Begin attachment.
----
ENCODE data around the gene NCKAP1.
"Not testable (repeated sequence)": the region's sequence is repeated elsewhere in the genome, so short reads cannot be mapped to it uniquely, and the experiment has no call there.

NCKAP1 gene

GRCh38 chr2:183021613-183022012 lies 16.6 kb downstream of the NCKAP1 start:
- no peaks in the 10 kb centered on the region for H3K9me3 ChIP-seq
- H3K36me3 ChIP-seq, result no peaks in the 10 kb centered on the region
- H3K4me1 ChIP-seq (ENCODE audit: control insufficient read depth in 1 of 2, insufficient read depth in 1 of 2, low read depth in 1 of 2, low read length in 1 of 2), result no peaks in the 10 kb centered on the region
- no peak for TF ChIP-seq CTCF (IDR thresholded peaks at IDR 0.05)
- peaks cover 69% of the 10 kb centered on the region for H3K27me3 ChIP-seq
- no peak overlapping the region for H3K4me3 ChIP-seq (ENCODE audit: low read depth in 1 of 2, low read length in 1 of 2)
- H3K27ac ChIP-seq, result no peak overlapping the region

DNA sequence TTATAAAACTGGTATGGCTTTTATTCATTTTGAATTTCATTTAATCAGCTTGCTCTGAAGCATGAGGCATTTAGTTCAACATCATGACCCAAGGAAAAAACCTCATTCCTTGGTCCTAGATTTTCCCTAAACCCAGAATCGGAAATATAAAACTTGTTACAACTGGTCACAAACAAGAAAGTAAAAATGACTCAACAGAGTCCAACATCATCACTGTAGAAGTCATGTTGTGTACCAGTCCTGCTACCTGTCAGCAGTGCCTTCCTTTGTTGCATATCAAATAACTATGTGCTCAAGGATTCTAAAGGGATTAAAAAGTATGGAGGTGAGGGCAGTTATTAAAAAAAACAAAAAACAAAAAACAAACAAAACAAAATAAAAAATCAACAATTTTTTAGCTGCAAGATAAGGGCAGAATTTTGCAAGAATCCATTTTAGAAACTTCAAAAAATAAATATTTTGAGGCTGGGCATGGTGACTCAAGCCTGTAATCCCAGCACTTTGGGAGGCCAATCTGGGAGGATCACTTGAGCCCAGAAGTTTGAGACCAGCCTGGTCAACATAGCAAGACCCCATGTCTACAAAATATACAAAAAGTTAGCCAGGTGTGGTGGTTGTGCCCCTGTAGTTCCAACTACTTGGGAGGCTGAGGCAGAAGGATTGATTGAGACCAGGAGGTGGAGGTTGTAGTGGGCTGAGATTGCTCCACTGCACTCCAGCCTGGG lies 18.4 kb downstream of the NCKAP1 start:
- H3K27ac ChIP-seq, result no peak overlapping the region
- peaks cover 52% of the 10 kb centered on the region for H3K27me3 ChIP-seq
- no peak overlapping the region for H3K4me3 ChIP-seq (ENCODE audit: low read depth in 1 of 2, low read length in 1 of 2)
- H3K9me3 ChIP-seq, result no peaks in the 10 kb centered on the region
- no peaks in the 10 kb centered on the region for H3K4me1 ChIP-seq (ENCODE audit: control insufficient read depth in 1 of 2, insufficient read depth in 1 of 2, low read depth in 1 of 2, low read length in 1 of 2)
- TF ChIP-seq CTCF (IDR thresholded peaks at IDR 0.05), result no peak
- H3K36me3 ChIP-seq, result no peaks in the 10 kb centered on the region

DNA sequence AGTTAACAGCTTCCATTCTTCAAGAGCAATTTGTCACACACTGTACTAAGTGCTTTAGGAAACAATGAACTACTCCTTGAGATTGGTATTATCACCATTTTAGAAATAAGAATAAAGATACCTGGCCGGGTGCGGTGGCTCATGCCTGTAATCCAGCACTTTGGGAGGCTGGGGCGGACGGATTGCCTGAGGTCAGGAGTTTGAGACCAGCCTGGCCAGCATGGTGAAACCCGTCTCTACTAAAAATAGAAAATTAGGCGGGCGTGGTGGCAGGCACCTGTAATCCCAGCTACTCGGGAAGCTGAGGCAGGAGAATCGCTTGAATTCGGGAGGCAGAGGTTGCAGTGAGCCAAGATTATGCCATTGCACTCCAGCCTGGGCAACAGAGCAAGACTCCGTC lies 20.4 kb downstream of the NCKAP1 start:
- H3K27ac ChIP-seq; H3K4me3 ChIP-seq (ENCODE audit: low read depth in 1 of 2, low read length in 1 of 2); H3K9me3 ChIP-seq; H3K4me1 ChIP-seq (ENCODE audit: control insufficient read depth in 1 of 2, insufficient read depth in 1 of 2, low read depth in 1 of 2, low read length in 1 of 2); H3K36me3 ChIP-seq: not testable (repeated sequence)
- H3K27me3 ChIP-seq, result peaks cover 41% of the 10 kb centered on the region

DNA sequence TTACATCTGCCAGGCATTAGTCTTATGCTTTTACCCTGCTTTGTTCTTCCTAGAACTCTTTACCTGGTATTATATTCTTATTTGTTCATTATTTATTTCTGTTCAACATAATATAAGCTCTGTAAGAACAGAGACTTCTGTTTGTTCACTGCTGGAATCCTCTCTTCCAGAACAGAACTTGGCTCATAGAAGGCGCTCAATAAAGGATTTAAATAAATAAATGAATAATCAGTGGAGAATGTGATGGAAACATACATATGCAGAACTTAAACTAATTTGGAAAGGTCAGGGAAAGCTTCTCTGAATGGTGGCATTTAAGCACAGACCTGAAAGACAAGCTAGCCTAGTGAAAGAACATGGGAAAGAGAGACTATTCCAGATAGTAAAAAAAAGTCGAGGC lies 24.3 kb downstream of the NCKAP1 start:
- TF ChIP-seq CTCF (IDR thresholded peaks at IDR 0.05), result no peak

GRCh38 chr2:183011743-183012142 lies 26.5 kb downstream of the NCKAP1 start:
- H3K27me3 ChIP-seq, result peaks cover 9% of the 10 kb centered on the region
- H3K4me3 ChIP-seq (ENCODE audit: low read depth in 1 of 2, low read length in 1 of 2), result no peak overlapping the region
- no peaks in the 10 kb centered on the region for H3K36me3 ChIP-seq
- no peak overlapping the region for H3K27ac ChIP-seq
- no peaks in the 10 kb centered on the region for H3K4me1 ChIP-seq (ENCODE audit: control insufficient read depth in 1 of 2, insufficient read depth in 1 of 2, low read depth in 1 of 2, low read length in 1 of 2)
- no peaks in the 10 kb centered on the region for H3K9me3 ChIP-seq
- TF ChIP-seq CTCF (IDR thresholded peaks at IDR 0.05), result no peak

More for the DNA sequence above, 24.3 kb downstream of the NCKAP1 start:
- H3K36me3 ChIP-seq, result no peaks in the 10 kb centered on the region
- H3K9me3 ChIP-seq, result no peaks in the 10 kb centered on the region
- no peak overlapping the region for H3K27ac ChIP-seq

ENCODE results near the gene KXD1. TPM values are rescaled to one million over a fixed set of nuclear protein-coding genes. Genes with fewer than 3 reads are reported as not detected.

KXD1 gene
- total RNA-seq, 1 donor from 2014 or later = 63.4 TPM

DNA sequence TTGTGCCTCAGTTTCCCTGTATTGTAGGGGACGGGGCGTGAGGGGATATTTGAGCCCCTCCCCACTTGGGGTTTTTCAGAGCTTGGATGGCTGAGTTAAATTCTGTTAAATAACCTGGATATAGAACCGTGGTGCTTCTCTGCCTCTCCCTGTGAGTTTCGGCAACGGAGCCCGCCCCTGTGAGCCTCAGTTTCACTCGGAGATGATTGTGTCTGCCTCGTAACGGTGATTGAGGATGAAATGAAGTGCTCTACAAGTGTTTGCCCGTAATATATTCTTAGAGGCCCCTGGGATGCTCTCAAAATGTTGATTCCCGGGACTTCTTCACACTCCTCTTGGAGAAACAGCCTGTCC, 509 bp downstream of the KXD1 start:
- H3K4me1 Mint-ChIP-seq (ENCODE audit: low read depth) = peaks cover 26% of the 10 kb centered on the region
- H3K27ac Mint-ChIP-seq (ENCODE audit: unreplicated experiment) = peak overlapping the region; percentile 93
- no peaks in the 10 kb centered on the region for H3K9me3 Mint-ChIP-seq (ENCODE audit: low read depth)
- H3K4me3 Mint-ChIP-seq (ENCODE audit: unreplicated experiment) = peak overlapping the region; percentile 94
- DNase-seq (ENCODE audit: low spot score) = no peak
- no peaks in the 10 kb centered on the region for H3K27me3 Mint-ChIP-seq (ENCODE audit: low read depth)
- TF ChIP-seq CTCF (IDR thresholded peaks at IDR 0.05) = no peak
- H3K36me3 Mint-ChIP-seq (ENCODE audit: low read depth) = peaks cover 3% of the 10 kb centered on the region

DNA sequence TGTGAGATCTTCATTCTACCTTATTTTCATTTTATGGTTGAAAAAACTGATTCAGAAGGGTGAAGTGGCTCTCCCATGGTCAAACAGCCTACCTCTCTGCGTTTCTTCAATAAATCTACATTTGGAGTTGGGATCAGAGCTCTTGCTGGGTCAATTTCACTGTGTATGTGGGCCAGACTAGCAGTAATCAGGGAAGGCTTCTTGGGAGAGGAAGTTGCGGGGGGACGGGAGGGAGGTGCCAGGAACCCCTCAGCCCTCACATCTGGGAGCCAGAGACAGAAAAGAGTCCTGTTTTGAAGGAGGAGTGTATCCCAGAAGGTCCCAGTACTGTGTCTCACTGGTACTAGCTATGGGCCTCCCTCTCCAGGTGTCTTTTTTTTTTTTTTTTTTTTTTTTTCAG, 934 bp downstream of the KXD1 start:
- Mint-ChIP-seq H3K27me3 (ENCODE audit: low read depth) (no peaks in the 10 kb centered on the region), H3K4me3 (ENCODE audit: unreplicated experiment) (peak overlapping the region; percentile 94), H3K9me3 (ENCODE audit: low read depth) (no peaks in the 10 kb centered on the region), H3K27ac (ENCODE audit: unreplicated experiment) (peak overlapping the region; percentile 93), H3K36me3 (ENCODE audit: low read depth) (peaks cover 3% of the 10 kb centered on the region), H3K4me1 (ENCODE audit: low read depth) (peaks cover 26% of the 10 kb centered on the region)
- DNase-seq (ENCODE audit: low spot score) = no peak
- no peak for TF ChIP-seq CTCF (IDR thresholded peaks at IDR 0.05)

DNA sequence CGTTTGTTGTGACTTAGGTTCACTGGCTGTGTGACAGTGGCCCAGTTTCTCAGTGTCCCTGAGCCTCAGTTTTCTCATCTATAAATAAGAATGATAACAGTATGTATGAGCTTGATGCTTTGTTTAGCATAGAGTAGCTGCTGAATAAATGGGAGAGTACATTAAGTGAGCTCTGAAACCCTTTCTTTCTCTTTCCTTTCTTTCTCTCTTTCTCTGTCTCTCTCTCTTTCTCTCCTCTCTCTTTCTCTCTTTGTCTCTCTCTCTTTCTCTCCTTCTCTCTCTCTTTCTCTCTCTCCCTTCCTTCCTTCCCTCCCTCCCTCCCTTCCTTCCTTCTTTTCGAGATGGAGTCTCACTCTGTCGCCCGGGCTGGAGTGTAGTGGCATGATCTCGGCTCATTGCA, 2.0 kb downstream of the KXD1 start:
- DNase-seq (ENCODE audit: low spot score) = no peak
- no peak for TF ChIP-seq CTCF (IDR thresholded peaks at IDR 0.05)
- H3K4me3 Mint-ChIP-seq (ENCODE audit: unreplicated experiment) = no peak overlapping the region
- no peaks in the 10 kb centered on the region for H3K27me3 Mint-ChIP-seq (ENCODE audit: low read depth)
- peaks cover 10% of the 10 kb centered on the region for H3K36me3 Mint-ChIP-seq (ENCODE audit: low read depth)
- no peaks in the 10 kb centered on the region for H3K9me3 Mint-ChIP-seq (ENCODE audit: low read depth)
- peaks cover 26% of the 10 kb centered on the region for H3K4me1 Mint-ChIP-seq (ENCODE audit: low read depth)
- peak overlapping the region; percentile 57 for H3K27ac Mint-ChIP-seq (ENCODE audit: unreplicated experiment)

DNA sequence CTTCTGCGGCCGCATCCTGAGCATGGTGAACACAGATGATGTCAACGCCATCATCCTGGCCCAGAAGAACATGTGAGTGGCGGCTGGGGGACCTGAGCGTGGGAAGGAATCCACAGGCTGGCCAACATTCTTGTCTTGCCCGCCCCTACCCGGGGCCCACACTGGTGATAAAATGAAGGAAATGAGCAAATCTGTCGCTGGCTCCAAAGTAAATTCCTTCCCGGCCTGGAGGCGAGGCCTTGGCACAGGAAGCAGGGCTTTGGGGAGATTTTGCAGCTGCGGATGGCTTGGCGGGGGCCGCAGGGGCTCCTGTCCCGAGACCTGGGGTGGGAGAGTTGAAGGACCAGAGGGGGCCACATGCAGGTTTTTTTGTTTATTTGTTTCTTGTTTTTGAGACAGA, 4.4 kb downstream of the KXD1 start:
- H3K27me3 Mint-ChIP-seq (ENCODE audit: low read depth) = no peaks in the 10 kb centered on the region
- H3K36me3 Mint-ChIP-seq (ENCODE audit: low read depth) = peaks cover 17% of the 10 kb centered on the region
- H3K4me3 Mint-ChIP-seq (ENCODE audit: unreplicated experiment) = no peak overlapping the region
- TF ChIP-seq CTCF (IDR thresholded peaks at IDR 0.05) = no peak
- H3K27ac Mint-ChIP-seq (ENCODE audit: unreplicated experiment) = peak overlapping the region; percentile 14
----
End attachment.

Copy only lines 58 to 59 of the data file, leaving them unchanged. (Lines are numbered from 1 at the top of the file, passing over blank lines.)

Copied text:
- peaks cover 10% of the 10 kb centered on the region for H3K36me3 Mint-ChIP-seq (ENCODE audit: low read depth)
- no peaks in the 10 kb centered on the region for H3K9me3 Mint-ChIP-seq (ENCODE audit: low read depth)